Smaller changes go a long way too, though. Let’s take phone use. Suppose your goal is to reduce how much your phone, try reducing your access. Some people lock themselves out of their phones. There are apps that do this sort of thing if you think that will help. I’ve found that having a lock code (that I have access to!) diminishes my access purely for the fact that I can’t as easily get to my phone. This means that I will only reach for it if I need it for certain purposes. That’s a tiny act but has put me on the right track.

2.) Repetition is key: It takes time to master but take heart because any goal can be subdivided again, stretch goals and specific plans. If you can do something for a little bit of the intended goal, over a longer period of time you will achieve it. Again, sounds simplistic, but the size of a goal is often enough to detract real effort.

The best way that I trained my thinking in this aspect is by doing NaNoWriMo which is when people challenge themselves to complete 50,000 words in a month, usually November****. The way forward is seeing the goal is over 30 days and 50,000 divided by 30 equals 1667 words (rounded up), the daily word count. Seen in this way, it’s still challenging but much more manageable. The task itself hasn’t changed, your thinking towards it has. The notion of writing daily, especially towards such a large goal, is quite daunting but once you get into it the actual process becomes more manageable.

NaNo needn’t be the only way you can change your thinking. There are other practical means with which you can apply this conceptual framework. Let’s say your room needs tidying and one of the tasks is to pick up the pile of clothes. The prospect of tidying the whole room is daunting: you haven’t tidied in months and there’s a lot of junk on the floor. But if you set yourself the task of dealing with one pile at a time, then the notion of the whole room being tidied feels a lot more realistic.

3.) Have stable context cues to trigger a pattern: a new cue following an existing one helps. Specific contexts attached to others help overwrite bad habits. Reading during breakfast/around it—either 10 minutes before or 10 minutes afterwards—for example will help in adding more reading into your life because it’s attached to the meal of breakfast.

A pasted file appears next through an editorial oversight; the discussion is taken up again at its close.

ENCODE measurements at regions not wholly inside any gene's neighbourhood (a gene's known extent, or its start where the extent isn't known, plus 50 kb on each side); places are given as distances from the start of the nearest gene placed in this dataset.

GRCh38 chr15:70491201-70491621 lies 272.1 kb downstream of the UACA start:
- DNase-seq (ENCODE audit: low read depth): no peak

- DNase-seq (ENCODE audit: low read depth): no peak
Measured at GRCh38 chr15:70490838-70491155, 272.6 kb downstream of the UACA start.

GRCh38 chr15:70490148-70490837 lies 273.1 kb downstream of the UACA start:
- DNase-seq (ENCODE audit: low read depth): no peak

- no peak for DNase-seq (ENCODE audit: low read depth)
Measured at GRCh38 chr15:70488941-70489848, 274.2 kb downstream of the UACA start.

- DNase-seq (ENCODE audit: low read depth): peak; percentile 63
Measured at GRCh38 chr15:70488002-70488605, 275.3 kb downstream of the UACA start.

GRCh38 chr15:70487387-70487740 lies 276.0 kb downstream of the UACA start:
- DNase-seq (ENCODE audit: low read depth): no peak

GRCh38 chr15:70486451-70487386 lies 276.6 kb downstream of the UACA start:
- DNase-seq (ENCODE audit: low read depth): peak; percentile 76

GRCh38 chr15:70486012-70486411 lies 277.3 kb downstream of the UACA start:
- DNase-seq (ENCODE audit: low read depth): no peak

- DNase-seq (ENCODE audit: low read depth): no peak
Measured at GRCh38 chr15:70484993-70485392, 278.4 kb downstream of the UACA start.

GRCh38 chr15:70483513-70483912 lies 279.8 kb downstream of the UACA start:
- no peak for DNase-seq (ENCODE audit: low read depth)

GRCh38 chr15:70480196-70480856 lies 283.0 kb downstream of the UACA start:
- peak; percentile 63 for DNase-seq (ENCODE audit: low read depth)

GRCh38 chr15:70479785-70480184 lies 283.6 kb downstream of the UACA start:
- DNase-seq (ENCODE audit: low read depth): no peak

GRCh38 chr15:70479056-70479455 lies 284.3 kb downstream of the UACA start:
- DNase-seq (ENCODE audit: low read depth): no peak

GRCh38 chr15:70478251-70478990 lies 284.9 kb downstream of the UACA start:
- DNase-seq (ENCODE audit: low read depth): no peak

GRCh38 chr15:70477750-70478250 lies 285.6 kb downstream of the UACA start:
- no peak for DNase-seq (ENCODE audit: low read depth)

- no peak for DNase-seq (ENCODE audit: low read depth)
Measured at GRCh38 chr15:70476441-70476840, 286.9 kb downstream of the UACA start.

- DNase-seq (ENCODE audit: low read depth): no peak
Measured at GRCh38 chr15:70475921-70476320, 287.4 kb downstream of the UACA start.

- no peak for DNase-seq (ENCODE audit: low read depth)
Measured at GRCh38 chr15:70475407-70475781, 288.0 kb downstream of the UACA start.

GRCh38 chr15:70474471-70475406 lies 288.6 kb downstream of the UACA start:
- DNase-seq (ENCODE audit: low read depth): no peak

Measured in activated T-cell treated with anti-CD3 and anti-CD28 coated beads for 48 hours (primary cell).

The initial cue is necessary to create subsequent ones. This is like keystone habits.

Concluding Thoughts

If you can master your habits they won’t destroy you/consume all of your time. Some people go to extremes, like taking social media diets. Things like that must have something to counterbalance what they’re dieting. So the assumption is that they go on these diets to invest more time into things that social media is eating into, which tends to be the case. These aren’t the only way in which you deal with hangups, nor do I think they are necessarily the best. But if it works, it works.

For me, it seems I’m escaping in some capacity because I’m in a state that I dislike and I have to learn to be okay with that. I suppose it comes with life: there are bits of it which will be disappointing and painful but that comes with. If I can’t look at that in the face then I need to address why, especially if I just end up in a loop of Copious Entertainment instead of something productive. (Didn’t I say I want to draw more this year?)

Also, when I am “decompressing” with my phone, I’m endeavouring to reconsider that and just decompressing without any stimuli, just sit (or lay) with my thoughts for as long as needed.

To sum up: we learnt about habits, how they form, why they can become ingrained in our psychology and what to do about them. Pop culture is the most alluring its been ever—we’re in the midst of the Diamond Age—and establishing complex mental frameworks to resist passivity is going to be paramount, especially since this quality will only increase. With better presentation for entertainment, IMAX and 4k, for example, we’re constantly enhancing the experience of entertainment. We need to say no every once in a while, sit in silence and just hear the wind sing.